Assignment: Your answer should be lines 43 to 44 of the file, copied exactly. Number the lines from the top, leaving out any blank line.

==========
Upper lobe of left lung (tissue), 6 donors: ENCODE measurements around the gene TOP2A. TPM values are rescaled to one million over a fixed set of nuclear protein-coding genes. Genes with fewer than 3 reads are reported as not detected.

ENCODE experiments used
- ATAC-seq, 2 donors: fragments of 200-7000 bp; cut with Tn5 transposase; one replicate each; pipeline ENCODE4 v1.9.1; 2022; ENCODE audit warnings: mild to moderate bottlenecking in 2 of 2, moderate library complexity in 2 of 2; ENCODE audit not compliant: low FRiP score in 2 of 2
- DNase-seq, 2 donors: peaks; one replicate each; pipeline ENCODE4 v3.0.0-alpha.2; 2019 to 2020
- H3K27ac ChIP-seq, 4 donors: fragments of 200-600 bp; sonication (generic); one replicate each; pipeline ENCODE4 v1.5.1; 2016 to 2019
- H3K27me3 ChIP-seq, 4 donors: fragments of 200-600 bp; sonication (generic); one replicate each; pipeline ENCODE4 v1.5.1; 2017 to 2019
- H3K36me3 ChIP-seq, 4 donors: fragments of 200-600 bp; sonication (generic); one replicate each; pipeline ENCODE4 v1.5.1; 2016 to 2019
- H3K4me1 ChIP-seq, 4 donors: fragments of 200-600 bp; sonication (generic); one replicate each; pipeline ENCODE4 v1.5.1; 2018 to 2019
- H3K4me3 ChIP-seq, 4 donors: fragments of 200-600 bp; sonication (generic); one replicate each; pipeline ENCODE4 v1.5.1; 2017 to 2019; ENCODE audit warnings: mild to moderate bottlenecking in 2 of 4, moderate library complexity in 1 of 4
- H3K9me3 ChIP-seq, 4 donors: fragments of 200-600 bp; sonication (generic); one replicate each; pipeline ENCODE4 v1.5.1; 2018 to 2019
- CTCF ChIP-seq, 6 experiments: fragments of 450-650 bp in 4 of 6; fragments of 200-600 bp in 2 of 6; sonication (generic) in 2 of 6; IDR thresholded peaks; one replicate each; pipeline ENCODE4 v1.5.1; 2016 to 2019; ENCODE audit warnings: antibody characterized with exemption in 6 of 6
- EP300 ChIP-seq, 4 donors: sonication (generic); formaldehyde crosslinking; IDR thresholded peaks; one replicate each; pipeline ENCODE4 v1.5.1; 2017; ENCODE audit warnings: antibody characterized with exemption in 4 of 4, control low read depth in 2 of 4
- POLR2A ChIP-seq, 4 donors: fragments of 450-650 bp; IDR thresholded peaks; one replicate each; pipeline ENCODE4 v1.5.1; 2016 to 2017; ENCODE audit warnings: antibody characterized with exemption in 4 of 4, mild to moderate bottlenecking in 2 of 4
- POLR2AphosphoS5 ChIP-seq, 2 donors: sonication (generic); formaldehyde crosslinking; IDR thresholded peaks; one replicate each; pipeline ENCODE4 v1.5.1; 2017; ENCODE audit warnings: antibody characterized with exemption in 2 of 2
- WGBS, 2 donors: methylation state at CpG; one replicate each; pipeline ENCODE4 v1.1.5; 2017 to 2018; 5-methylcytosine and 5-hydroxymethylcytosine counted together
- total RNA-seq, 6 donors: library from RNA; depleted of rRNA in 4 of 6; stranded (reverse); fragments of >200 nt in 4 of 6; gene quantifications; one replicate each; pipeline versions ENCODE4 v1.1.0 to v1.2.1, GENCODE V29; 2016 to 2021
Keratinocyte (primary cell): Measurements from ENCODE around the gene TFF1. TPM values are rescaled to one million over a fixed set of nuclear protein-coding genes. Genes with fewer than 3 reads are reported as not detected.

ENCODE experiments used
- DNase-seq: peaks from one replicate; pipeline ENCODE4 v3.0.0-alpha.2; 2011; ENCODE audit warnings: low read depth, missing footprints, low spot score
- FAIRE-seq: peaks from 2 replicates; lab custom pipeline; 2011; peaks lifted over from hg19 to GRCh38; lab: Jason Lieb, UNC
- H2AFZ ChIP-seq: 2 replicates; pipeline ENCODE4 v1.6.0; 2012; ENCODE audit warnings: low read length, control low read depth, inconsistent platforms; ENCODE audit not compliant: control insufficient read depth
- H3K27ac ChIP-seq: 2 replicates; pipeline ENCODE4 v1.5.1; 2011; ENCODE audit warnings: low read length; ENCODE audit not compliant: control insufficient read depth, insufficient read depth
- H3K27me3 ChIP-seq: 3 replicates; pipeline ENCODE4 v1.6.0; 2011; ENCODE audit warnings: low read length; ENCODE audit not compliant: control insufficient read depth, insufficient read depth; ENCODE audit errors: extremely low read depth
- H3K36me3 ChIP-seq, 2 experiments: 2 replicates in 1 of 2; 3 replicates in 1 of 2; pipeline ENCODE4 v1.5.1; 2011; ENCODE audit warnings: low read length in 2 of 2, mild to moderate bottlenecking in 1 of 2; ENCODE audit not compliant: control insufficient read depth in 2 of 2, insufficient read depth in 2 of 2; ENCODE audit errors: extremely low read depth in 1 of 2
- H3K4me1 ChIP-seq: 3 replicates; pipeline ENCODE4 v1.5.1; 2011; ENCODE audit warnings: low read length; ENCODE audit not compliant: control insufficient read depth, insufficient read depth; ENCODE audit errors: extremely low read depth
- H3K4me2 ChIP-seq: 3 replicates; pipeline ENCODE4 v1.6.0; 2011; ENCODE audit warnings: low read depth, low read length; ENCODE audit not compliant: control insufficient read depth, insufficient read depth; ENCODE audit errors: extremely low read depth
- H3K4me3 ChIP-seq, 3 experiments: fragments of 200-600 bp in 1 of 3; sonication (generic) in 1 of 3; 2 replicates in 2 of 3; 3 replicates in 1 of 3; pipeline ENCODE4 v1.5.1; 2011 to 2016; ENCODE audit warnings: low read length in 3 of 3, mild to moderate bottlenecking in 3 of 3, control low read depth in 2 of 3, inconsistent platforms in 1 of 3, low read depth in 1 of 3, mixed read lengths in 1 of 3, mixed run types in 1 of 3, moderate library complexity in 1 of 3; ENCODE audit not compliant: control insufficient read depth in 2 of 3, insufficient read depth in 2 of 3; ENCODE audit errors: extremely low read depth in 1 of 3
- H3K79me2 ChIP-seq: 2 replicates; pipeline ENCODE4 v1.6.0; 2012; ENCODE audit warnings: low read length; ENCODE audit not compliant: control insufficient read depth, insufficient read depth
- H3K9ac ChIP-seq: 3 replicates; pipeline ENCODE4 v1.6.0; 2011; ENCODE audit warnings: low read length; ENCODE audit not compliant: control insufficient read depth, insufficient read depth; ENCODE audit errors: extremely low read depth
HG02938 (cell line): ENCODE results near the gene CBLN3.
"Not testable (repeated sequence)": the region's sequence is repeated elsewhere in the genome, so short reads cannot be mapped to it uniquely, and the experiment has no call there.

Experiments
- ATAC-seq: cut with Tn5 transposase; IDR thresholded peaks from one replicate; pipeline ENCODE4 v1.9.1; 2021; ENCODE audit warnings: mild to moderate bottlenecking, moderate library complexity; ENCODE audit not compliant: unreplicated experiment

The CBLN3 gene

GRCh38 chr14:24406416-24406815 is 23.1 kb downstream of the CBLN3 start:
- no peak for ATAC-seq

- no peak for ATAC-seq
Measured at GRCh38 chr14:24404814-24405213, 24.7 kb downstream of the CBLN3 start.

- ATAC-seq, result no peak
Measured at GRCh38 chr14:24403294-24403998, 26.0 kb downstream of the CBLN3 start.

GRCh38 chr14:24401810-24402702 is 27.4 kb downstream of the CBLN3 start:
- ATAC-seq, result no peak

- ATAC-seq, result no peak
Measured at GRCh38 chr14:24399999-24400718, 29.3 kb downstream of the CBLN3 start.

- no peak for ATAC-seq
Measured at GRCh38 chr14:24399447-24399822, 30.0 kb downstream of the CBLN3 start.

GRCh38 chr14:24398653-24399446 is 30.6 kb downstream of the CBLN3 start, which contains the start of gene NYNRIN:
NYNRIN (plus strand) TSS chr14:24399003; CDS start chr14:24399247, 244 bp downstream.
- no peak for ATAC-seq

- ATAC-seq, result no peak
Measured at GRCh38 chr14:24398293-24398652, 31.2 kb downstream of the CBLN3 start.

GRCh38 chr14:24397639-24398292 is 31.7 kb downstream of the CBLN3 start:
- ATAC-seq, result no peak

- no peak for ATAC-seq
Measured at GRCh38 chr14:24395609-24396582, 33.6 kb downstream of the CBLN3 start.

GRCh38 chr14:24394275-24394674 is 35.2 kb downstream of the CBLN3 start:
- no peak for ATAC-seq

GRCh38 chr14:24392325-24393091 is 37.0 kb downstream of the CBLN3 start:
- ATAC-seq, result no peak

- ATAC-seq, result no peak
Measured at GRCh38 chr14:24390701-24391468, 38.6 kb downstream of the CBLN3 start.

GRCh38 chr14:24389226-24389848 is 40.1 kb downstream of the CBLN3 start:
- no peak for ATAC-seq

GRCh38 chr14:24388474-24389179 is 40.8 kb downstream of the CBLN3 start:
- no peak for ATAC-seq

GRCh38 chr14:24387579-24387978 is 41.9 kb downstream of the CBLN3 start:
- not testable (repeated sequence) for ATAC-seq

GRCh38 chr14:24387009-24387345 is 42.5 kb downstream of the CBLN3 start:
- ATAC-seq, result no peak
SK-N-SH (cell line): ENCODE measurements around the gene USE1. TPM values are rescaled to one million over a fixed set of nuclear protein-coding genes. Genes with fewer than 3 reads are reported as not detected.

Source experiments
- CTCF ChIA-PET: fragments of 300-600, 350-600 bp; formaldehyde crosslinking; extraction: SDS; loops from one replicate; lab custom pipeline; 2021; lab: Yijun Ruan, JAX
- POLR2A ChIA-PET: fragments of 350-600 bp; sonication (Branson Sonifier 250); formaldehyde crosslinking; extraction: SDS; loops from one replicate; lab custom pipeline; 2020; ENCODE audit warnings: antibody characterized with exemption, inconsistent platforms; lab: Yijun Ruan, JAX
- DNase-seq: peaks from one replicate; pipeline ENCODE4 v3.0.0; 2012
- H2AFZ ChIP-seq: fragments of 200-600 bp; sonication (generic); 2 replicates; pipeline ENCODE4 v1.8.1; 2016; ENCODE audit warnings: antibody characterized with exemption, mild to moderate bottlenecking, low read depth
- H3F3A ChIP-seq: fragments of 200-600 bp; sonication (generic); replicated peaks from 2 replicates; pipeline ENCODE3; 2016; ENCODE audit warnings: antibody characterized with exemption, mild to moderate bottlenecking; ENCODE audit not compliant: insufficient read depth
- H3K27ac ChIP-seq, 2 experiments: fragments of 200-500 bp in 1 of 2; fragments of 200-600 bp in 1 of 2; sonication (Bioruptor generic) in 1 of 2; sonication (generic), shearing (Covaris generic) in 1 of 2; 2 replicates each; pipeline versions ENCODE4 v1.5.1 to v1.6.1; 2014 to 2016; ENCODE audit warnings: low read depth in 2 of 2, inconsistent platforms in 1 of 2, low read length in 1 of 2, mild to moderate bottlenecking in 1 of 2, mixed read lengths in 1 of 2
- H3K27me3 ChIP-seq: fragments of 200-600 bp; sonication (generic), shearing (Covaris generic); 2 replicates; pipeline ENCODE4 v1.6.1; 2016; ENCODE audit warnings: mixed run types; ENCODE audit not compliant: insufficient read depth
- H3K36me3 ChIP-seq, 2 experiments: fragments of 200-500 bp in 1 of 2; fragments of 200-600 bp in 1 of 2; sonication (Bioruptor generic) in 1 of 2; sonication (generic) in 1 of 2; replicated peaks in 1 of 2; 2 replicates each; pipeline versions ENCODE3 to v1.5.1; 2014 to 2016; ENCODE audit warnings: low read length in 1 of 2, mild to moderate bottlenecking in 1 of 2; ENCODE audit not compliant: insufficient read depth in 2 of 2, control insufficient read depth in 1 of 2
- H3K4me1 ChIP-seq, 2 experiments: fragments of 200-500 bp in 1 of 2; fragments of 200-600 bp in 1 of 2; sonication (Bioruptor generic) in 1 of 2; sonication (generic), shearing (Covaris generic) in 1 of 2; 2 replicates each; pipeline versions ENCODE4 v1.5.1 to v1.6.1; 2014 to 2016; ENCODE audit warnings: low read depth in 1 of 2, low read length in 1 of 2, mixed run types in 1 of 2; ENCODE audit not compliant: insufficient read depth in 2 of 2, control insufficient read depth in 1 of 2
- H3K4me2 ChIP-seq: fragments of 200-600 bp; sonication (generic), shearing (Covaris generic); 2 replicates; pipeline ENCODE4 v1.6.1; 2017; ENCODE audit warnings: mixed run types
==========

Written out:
- ATAC-seq, result no peak
Measured at GRCh38 chr14:24399999-24400718, 29.3 kb downstream of the CBLN3 start.